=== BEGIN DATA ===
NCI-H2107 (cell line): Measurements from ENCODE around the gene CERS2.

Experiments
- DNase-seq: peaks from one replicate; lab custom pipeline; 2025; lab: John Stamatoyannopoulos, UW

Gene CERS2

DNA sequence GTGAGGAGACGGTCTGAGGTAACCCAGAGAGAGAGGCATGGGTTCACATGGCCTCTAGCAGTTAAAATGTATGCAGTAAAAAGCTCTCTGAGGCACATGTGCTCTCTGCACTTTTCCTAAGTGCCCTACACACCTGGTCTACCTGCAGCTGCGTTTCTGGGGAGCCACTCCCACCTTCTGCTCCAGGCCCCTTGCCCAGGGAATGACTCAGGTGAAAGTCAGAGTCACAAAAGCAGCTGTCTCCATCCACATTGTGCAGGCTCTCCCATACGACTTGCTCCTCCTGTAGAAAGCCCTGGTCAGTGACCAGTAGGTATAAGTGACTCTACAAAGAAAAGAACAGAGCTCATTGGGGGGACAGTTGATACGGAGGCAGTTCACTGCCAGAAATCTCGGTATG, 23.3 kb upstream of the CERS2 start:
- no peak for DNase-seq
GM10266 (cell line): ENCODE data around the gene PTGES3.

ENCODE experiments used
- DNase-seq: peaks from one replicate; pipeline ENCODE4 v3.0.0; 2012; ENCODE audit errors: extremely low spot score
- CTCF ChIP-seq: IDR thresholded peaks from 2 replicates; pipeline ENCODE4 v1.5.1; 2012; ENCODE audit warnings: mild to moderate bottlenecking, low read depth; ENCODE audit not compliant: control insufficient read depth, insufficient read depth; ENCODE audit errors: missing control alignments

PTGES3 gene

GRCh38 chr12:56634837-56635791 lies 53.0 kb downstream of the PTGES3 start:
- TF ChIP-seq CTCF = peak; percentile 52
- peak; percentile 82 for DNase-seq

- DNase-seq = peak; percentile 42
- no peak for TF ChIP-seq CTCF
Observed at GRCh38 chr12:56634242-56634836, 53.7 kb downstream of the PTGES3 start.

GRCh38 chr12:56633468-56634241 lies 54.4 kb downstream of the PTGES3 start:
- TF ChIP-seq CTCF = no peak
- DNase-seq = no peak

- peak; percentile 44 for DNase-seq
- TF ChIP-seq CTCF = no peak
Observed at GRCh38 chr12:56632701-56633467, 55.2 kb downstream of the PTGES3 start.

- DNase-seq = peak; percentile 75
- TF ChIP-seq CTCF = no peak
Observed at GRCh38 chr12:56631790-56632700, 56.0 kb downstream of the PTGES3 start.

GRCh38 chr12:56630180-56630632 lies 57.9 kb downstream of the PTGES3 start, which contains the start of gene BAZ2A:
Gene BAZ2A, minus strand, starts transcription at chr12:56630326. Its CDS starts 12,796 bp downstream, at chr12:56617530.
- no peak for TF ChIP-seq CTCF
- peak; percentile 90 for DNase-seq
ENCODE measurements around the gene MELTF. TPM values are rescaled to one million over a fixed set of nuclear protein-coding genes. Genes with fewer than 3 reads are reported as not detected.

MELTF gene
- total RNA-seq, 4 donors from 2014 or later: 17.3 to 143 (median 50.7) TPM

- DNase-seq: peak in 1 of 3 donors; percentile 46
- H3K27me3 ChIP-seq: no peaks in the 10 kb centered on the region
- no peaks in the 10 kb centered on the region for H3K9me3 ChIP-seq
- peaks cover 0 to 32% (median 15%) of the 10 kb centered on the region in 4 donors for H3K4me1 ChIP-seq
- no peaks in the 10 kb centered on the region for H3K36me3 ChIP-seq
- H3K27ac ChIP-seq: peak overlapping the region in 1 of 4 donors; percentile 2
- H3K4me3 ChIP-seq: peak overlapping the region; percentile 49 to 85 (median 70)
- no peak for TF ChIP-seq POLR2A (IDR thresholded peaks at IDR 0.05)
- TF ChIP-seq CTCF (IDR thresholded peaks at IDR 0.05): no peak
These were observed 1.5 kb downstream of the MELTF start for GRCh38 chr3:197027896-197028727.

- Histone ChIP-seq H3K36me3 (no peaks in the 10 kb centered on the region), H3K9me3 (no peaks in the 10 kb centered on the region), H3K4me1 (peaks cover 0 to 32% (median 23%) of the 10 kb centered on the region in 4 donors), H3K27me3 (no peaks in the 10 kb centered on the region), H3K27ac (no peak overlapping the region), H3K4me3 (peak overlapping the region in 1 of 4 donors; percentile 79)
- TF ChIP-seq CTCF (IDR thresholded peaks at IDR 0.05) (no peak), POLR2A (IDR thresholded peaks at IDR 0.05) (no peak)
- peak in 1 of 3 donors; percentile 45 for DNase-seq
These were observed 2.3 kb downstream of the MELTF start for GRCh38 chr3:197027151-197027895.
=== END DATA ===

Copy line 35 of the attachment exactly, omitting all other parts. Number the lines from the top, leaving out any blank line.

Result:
- H3K27me3 ChIP-seq: no peaks in the 10 kb centered on the region